Some members of Philadelphia City Council got a different perspective yesterday on the youth violence that has gripped the city. They heard about the problem directly from street-smart youths and young adults.
About 50 youths, most of them from a program called Don't Fall Down in the Hood that helps to rehabilitate young people 13 to 18 who have been in the juvenile justice system, were guests of Council's Public Safety Committee. About a dozen of them gave testimony.
The hearing was scheduled by Councilwoman Donna Reed Miller, who said the goal was to "include the youths' experiences and views in developing plans, actions and policy" to reduce violence.
"This just gives them an opportunity to be heard, because young people don't think people are listening to them," Miller said.
Lamar Stalworth, 19, who has been charged with possession of a firearm, said, "I got pulled over for having a gun in my pocket."
Stalworth said he and some friends had "exchanged words" with another group. "That's why I had a gun," he told Council members.
Councilman Juan Ramos asked him whether it had been difficult to acquire a gun.
"It was easy" to get a handgun on the street, Stalworth said.
Stalworth and others said there was a critical need for improvements at city recreation centers to help keep teens off the streets.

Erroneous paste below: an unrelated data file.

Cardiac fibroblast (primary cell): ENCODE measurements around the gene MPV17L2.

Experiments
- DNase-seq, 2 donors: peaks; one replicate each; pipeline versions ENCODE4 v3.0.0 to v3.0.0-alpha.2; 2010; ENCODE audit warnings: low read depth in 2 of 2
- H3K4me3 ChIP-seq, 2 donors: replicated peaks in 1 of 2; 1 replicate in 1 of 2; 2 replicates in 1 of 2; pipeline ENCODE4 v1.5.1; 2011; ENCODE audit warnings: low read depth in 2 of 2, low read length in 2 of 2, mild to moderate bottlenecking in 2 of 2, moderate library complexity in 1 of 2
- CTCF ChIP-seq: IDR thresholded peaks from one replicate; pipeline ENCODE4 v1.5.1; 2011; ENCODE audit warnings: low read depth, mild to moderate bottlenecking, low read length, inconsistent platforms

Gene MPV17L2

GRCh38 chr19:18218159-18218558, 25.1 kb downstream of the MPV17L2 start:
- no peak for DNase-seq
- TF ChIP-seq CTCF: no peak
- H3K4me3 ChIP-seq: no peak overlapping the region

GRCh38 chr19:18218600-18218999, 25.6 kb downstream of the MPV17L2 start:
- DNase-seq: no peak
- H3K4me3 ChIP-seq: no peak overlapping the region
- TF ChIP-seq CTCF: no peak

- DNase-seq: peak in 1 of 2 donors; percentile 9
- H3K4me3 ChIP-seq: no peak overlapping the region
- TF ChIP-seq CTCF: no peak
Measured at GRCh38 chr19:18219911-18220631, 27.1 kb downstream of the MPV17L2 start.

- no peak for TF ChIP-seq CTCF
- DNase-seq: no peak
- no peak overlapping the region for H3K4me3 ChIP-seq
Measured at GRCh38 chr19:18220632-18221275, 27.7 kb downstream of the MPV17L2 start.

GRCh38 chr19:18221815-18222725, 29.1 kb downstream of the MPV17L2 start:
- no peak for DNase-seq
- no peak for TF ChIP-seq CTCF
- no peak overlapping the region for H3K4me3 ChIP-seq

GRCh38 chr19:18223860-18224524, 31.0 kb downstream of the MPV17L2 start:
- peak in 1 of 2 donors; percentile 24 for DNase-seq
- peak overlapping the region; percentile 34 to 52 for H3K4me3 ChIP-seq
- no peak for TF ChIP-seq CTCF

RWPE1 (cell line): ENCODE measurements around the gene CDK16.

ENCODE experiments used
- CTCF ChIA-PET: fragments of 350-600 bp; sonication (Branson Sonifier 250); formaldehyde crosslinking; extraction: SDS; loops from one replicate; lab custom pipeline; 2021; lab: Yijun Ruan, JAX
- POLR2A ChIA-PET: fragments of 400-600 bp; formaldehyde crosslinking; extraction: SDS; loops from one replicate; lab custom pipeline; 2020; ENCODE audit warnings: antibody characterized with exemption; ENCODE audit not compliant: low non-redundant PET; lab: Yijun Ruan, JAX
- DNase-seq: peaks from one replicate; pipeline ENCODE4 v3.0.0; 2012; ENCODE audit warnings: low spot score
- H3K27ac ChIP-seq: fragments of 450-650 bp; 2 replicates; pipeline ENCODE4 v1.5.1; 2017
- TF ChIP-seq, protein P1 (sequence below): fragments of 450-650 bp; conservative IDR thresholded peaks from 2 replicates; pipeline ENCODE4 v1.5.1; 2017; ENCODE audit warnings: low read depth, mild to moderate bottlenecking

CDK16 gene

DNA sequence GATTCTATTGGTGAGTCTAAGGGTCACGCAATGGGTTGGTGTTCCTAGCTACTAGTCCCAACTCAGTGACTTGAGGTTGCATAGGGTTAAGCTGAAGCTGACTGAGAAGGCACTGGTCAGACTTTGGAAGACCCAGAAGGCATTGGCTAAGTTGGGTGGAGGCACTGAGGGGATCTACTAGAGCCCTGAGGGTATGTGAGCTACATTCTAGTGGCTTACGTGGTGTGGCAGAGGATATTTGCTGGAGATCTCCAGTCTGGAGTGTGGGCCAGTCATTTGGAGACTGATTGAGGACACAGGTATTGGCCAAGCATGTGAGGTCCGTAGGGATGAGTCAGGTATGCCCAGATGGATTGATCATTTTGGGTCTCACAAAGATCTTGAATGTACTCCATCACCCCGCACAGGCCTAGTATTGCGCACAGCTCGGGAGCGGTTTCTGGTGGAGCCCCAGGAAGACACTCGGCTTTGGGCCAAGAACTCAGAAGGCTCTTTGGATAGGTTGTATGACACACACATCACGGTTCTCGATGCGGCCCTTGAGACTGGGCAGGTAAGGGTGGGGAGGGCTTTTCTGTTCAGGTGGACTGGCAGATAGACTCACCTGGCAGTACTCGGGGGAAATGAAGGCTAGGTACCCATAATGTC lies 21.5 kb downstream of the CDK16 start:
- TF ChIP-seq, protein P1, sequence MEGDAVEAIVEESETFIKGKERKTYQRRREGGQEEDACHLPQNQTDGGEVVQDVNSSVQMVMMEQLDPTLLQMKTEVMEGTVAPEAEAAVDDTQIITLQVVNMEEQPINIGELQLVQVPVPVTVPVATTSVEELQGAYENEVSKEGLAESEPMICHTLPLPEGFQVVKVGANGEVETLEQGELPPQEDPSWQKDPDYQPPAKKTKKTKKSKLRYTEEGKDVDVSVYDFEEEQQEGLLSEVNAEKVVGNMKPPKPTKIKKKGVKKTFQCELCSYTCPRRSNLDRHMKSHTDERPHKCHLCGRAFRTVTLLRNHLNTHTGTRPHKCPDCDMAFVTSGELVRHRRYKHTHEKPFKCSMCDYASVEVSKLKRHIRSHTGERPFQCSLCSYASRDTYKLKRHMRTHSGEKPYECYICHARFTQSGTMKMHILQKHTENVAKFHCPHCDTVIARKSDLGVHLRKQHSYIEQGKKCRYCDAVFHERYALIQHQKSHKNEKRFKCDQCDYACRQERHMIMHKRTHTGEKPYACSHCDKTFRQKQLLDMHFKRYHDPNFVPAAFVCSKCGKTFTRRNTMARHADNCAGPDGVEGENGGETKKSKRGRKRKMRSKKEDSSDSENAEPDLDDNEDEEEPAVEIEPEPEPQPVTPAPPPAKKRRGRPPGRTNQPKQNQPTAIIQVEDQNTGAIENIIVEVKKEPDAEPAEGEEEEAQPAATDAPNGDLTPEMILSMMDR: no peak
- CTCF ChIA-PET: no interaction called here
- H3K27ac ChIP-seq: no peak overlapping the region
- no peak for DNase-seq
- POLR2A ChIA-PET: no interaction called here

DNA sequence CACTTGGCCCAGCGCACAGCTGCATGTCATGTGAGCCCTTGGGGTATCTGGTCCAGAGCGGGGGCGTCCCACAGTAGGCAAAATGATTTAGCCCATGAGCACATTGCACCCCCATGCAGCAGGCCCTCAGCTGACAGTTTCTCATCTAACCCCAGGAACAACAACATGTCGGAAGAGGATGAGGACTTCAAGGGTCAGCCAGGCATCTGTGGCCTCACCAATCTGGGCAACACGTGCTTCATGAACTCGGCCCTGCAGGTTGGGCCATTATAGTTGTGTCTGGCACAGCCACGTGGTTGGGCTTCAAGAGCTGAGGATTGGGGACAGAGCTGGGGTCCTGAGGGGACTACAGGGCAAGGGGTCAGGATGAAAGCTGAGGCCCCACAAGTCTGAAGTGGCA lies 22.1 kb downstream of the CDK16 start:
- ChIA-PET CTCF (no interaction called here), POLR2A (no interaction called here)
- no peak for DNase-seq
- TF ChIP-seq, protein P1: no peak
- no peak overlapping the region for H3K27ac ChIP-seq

"Rec centers need to be open 24 hours a day," he said. "Young people end up on corners because some rec centers are just as dangerous as the street corners."
Another young man, Tom Carter, said he, too, had been charged with possession of a firearm. Carter said he had grabbed his father's shotgun after a group of teens were involved in a fight on his block in the Northeast.
Carter said about "20 kids were coming down the street, so I went in the house and grabbed the gun."
Archye Leacock, executive director of the Institute for the Development of African American Youth, which administers Don't Fall Down in the Hood, said the heart of the problem of youth violence was lack of opportunities.
"For us, the real challenge is choices we put in front of them," Leacock said. He noted a decline in summer jobs for teens over the last few years.
"We need quality opportunities in front of our young people," Leacock said. "We are wasting young peoples' lives."
Lonelle Parks, who is enrolled in Don't Fall Down in the Hood, said gangs were becoming a problem in Philadelphia.
Parks said the Bloods, Crips, Latin Kings and Vice Lords and other out-of-town gangs were operating in Philadelphia.
Under questioning from Ramos, Parks said the gangs "come, recruit and go. They are gangs coming from other states.
The young people and Council members watched a segment of a short film on violence in Philadelphia called Close to Death.
Rick Kennedy, one of the two producers of the film, said one of the problems behind gun violence is that "kids today don't respect authority and they don't respect each other.. . . Guys were asking us if we wanted to buy guns while we were filming."
Shawn "Frogg" Banks, 36, the other producer of the film - who indicated that he had spent two years in jail on drug and firearms charges - urged youngsters to put down their guns and improve their appearance.
"Take those hoodies off and pull your pants up," Banks said.
"We are losing this war" against gun violence in Philadelphia, he added.